The passage of HB 111 two weeks ago removed another barrier to care access for Ohioans. OAAPN was the spark for this legislative change which took six years to become a reality. This bill was signed by Governor Kasich on June 29 and will go into effect September 27, 2018. Note that HB 111 does have two provisions noted in paragraph five below that have been marked as an emergency which go into effect immediately after the governor signs the bill.
Essentially, psychiatric certified clinical nurse specialists (CNS) and psychiatric mental health nurse practitioners (PMHNP) will have the authority to compel mental health exams for an individual who demonstrates behavior that would pose harm to another or oneself. Many providers call this action, “Pink Slipping”. Before the passage of HB 111 only physicians, psychologists, police and public health officers could “pink slip” a person.
Compelling a mental health exam means a person who is “pink slipped” (having the appropriate form signed by the psychiatric CNS or PMHNP) will be taken (generally by the police) to a hospital (most commonly an emergency department) to determine if the demonstrated behaviors meet homicidal or suicidal ideations requiring further evaluation during a short-term admission up to 72 hours. During this time a psychiatric provider will either admit the person for inpatient care or discharge for outpatient follow up.
Many have asked why all Ohio APRNs were not provided this authorization. Organizations who support individual rights were strongly opposed to the initial legislation that included all APRNs because removing the freedom of an individual cannot be taken lightly. Through negotiation between no authority to “pink slip” or some APRN authority, the latter was decided. Because of Ohio’s behavioral health crisis, legislators recognized adding psychiatric certified APRNs “pink slipping” authority was a necessary step to further address one of Ohio’s public health issues.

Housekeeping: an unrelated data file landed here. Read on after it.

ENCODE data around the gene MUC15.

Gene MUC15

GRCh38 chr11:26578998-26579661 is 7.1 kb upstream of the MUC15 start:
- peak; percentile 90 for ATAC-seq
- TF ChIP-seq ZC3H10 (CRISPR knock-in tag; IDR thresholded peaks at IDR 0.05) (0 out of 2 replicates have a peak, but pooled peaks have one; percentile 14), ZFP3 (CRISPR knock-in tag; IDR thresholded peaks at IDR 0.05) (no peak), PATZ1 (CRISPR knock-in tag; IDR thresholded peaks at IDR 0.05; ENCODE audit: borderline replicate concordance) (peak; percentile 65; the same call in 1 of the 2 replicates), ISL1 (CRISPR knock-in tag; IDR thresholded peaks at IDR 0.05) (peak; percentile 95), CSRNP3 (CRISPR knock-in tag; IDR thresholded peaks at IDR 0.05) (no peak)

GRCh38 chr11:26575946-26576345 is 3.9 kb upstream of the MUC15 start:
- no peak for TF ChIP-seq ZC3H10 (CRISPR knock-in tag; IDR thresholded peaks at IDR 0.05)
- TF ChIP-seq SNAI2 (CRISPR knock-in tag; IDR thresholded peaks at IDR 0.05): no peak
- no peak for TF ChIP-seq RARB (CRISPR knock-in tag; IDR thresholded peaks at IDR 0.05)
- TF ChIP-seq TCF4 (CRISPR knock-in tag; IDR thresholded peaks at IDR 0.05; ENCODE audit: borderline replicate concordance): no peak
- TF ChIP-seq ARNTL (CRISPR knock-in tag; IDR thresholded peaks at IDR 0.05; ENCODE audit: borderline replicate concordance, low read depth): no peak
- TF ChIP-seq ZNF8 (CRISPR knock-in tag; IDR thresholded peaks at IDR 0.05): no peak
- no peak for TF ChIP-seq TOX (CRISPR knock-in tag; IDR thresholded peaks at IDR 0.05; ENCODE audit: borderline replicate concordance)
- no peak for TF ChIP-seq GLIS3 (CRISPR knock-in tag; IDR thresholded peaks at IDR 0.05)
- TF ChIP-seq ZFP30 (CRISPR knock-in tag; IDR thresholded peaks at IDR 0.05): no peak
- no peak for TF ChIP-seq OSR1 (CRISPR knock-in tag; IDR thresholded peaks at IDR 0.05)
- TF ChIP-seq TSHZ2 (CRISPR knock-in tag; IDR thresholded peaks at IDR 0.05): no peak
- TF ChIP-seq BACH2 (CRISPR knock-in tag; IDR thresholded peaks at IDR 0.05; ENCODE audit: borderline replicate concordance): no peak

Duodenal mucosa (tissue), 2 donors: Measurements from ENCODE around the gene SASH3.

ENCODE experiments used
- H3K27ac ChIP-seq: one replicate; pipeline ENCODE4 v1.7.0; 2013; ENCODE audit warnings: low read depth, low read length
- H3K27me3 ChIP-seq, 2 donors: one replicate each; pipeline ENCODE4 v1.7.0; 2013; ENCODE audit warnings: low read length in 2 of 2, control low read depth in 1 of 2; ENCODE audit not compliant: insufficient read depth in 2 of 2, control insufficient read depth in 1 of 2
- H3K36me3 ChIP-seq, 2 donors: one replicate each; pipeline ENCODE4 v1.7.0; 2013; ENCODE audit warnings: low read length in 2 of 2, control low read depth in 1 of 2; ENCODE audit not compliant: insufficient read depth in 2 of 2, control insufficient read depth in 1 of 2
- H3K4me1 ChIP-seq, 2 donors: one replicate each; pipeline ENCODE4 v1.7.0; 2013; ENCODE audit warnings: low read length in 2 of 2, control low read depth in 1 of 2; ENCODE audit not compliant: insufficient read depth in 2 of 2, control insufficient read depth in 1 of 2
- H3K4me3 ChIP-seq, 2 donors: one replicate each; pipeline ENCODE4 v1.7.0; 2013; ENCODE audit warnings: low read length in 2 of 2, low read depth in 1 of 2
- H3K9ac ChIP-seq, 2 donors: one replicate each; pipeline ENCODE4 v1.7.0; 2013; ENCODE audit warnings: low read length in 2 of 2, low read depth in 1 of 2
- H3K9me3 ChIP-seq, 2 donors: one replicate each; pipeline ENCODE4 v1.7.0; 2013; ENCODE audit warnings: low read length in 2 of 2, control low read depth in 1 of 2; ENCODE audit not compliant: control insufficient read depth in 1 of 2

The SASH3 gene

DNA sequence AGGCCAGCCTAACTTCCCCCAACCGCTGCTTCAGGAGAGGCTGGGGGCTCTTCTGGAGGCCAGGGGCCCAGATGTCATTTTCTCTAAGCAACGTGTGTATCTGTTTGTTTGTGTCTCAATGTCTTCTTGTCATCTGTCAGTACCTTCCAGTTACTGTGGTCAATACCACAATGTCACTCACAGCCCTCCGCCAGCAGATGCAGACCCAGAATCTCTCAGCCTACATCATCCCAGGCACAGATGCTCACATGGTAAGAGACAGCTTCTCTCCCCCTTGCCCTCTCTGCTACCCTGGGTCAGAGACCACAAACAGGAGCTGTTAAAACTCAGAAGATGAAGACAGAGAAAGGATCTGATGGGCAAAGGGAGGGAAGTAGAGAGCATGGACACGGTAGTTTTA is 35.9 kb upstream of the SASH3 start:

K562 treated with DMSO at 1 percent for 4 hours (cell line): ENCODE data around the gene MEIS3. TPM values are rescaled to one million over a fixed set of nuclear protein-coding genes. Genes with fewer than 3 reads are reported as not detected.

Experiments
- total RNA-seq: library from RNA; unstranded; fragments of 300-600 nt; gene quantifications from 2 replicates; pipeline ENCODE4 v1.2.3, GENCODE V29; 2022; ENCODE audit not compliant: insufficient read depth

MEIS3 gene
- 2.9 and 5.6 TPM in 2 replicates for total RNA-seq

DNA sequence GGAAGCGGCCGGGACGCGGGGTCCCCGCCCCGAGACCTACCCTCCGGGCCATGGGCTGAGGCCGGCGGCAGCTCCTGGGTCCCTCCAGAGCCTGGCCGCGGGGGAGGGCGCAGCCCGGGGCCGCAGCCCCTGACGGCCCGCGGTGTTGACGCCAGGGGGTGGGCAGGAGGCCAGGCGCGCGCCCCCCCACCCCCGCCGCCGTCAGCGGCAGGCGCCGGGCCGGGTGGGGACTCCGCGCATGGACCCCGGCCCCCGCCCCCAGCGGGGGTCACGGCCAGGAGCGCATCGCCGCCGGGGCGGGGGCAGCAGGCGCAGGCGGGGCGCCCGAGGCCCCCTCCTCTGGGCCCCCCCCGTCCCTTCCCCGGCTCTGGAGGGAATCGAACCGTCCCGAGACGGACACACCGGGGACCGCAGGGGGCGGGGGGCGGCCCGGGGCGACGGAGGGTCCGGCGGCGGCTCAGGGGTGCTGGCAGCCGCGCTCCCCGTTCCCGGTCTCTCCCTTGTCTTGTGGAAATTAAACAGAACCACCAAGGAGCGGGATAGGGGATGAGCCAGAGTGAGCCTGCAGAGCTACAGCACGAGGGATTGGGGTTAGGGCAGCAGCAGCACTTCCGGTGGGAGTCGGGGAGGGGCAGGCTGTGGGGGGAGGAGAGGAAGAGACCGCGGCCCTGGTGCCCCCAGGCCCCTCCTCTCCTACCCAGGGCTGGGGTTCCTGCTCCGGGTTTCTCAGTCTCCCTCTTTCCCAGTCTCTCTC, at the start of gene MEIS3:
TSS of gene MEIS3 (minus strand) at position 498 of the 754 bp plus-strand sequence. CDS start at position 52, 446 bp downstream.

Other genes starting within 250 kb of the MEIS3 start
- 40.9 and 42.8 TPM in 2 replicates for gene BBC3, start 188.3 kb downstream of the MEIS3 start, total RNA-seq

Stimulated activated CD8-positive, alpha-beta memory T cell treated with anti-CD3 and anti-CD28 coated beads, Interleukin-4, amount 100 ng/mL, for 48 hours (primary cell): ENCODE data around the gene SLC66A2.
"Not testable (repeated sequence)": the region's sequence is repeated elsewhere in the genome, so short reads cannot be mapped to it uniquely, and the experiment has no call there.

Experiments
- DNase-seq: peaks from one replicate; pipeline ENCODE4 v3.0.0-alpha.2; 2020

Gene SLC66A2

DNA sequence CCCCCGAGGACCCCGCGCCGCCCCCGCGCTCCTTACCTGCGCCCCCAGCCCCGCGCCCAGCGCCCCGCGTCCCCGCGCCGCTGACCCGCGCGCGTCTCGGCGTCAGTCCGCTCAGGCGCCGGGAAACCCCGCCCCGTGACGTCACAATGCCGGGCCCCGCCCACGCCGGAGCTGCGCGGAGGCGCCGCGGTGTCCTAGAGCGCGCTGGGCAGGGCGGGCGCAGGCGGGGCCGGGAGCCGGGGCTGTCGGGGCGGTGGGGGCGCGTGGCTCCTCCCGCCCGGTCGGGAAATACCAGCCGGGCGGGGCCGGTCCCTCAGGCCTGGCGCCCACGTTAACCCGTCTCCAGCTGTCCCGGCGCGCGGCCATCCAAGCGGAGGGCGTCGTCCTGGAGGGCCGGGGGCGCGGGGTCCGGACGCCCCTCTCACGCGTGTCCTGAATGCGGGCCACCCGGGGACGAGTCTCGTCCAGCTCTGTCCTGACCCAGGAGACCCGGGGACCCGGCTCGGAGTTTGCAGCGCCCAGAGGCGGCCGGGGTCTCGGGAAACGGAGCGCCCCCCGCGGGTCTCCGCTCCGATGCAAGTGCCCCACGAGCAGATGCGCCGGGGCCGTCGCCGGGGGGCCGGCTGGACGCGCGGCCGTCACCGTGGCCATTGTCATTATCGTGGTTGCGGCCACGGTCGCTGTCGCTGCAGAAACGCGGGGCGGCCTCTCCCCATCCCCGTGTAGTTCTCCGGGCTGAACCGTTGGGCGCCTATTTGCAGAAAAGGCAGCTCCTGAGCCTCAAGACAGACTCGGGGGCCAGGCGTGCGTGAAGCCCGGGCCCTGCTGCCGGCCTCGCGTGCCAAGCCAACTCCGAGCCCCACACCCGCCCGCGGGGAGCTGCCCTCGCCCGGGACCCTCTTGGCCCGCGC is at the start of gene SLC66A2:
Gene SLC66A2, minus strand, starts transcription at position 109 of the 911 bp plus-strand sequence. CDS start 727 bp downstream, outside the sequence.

Whenever a bill is moving in a legislative session, like amendments (health-care-related to a healthcare bill) may be added before votes are taken by a committee or a chamber. Adding many amendments to a bill is termed a “Christmas Tree” bill. HB 111 was a “Christmas Tree” bill. Here are additional changes to the Ohio Revised Code which affects the APRN community.
– PMHNP’s may now have a non-psychiatrist collaborating physician if the collaborating physician is in one of the following specialties: Internal Medicine, Pediatrics or Family medicine. HB 216 only allowed psychiatric certified CNSs to have this waiver.
– EMERGENCY PROVISION: An APRN (CNM, CNP and CRNA) is exempt from a master’s or doctoral degree in nursing requirement if all the following occurs:
- The BON Issued a certificate of authority to practice as a CRNA, CNM or CNP before January 1, 2000
- The applicant submitted documentation satisfactory to the BON that the applicant obtained certification in the applicant’s nursing specialty (CRNA, CNM or CNP) with a national certification body prior to March 20, 2013.
- The applicant submitted documentation satisfactory to the BON that the applicant has maintained the certification.
– EMERGENCY PROVISION: An APRN applicant who desires to practice as a CNS is exempt from the certification requirement if both of the following are the case:
- The BON issued a certificate of authority to practice as a CNS before January 1, 2001.
- The CNS submitted documentation satisfactory to the board that the applicant earned either of the following:
º A master’s or doctoral degree with a major in a clinical area of nursing from an educational institution accredited by a national or regional accrediting organization;
º A master’s or doctoral degree in nursing or a related field and was certified as a CNS by ANCC or another national certifying organization that was at that time approved by the BON.
– EMERGENCY PROVISION: For APRNs endorsing into Ohio for an APRN license:
- May include evidence of all the following:
º (1) Successfully completing the course of study in advanced pharmacology and related topics more than five years before the date the application is filed;
º (2) Holding, for a continuous period of at least one year during the three years immediately preceding the date of application, valid authority in any jurisdiction to prescribe therapeutic devices and drugs, including at least some controlled substances;
º (3) Exercising prescriptive authority for the minimum one-year period.
OAAPN is extremely grateful for the members who actively worked for the successful passage of this bill and to all APRNs who are members of OAAPN, who without their memberships, OAAPN would not be successful in supporting Ohio’s APRN Community.
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